... I've personally hired scores of people, and interestingly I have never had much of a problem finding the talent I needed. Too often large employers do enough to justify hiring an H-1B in order to save money on hires........If there were a true talent shortage, then companies have an interest in taking steps to alleviate the shortage. They could encourage and support apprenticeship programs and work with 2 and 4 year colleges. They could also provide paid internships that lead to permanent jobs and support programs that increase diversity such as Girls Who Code, Black Girls Code, Vets Who Code, Code 2040, etc. That would provide for the long term benefit of employers and workers. Instead they commonly go the cheaper, easier route of the H-1B ...

... There are been numerous utterances by US CEOs that the US needs to do more to help American workers, but nothing ever happens. The entire Tech Industry is rift with "isms", racism, ageism, sexism, and more broadly anti-Americanism. A full 75% of the SV workforce is foreign. Having applied for 100s of tech jobs with no luck, and with 35 years as an SW Engineer and Manager, I am directly effected. But I am far from the only one. No, this H1B, L1, etc. system is broken all the way down, with devastating effects on the middle class and the main reason for the growing economic divide.

[block-quote]I work in IT, and even in this great job market, people have a great deal of trouble finding work unless they have EXACTLY the specialized set of skills a company is looking for. Rather than spend the money to train young Americans and allow them to grow into these jobs, let alone re-train older workers, corporations just dial up Infosys and they send over a cheap H1-B contractor.[/block-quote]

Many of us out here without work, all of us US citizens, also were "happily working and feeling settled down" and then we were laid off. Up to 10 years ago. During the Recession. And our lives have never been the same, we have not "recovered."

H1B visas absolutely depress the prevailing wage. I have been told directly, as a hiring manager, to look for H1B candidates, because local ones (of which there were plenty of skilled workers including women) would want more money.

... I had to pay for my own training in the last 10 years, since none of the native US based workers receive paid software training. Nepotism runs amok, brothers, sisters and nephews are hired, and resumees from all other applicant groups are discarded. Work quality tanks, many more workers are hired to deliver the same product that a much smaller group of older and skilled workers would deliver, but this is company policy ...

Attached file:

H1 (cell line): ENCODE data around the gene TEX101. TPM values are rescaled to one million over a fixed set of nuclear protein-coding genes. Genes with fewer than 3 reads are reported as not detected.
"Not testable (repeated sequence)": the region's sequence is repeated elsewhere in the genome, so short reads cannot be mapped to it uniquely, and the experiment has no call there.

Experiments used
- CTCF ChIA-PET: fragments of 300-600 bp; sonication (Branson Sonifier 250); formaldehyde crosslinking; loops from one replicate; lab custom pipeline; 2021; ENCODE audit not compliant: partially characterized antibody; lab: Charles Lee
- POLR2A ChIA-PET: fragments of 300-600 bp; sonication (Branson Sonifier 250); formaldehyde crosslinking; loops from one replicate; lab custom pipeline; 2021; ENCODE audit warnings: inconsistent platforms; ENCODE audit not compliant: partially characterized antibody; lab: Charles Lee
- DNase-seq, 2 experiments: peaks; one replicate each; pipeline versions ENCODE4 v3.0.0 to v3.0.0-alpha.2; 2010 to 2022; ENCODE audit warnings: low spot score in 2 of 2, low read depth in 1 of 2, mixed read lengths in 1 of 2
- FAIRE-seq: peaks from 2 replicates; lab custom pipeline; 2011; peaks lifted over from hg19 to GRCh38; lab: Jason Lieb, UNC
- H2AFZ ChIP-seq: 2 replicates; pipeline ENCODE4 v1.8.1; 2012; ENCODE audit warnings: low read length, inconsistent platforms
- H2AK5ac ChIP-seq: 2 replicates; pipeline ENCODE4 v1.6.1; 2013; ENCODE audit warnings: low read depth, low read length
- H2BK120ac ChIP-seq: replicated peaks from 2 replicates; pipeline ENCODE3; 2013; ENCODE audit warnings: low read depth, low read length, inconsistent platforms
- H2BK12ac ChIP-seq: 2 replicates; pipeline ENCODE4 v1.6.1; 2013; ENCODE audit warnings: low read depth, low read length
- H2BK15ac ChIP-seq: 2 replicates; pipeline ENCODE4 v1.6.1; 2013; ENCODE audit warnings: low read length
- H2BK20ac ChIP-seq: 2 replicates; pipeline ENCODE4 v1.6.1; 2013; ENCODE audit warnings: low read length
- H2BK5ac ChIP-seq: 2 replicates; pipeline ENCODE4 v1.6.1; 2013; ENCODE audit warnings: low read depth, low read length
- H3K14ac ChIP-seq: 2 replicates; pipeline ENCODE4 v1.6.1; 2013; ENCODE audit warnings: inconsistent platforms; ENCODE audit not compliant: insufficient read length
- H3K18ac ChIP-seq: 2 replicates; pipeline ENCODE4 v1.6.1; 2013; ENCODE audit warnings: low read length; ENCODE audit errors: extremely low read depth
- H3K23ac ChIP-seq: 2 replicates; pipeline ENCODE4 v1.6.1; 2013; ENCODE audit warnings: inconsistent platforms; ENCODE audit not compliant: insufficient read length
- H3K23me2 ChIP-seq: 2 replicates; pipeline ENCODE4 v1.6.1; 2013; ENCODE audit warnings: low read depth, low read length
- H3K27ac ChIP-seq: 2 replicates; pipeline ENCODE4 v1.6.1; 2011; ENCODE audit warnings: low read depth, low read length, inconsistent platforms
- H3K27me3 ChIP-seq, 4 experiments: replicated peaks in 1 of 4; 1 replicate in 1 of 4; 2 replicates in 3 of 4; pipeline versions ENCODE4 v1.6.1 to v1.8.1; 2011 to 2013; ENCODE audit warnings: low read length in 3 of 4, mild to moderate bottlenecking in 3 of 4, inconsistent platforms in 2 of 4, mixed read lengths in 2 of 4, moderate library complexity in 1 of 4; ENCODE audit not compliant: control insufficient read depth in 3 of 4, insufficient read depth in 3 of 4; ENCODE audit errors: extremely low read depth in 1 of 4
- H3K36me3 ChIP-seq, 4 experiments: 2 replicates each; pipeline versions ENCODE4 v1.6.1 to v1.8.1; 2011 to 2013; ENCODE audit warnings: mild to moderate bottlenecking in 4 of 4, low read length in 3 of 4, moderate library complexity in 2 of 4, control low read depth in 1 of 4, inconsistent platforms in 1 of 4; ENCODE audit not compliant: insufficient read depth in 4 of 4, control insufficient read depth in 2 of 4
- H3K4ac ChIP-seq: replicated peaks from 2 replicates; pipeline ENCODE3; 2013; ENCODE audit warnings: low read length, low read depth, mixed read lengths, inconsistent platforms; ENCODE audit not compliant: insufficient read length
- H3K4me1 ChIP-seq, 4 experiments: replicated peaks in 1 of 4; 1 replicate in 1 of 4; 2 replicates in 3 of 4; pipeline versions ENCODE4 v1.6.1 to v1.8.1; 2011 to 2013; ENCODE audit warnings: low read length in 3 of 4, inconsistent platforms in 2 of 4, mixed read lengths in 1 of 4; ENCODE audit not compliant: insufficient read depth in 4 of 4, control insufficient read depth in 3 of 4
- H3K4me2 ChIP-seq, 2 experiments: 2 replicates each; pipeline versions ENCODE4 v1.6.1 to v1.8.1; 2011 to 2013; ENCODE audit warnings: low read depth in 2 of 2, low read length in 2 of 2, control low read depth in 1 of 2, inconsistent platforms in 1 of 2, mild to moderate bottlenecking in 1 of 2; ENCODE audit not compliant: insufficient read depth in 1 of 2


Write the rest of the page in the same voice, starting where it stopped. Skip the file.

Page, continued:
It's been said, but I'll amplify - there is not shortage of tech workers; corporations want cheap talent that they can hire indefinitely on contracts and never offer FTE. The folks I know on these contracts get robbed by 2/3 agencies skimming their wages simultaneously. It's a hustle, it's bad for them and bad for America.

I am no Trump supporter, but I am a person with 20 solid years in IT, and I agree with many of my peers who have commented on this story. There are plenty of US IT workers, US companies like the H1-B visas only because they can get cheap labor (most of which do not perform as well as US workers, in my long experience in this field). Example: I worked with a Project Manager from India who was paid $30K/year, when the going rate for a good US Project Manager would be closer to $100K.

TONS of Tech and IT folks are out of work, especially those over 40, or underemployed. Why? They have been directly replaced by marginally cheaper (though yes, still well paid) H1Bs, who have almost no rights and will likely leave before demanding more seniority and/or raises. In fact, they have no leverage at all in requesting raises as they are essentially indentured to their employer and could never accept a competing offer. It's also a myth that most of these jobs require high levels of innovation and creativity. I work in tech with many, many Fortune 100s in their Analytics and Dev Ops spaces - very little more than basic data science or technical skills. Many Americans have those. Some of these roles really could be filled by Americans with an intensive 2 year degree from a community college.

I'm very sorry for these Indian spouses. It seems that Indian women get the short end of the stick on so many levels. However, the real underlying problem is that H1B holders are displacing Americans from jobs. There are computer science grads from top universities who cannot get jobs! In addition, we have so many older workers who are being displaced and aren't being rehired. We don't have a shortage in these areas, we just have greedy companies that want cheap labor and a govt that supports them. I oppose Trump on everything but this. I hope he fixes this. I myself am American-born of Asian origin, highly educated, and have not been able to get a good job since the 2008 recession.

JEREMY BECK is the Director of the Media Standards Project for NumbersUSA

H-1B visas

Updated: Tue, Apr 10th 2018 @ 12:19pm EDT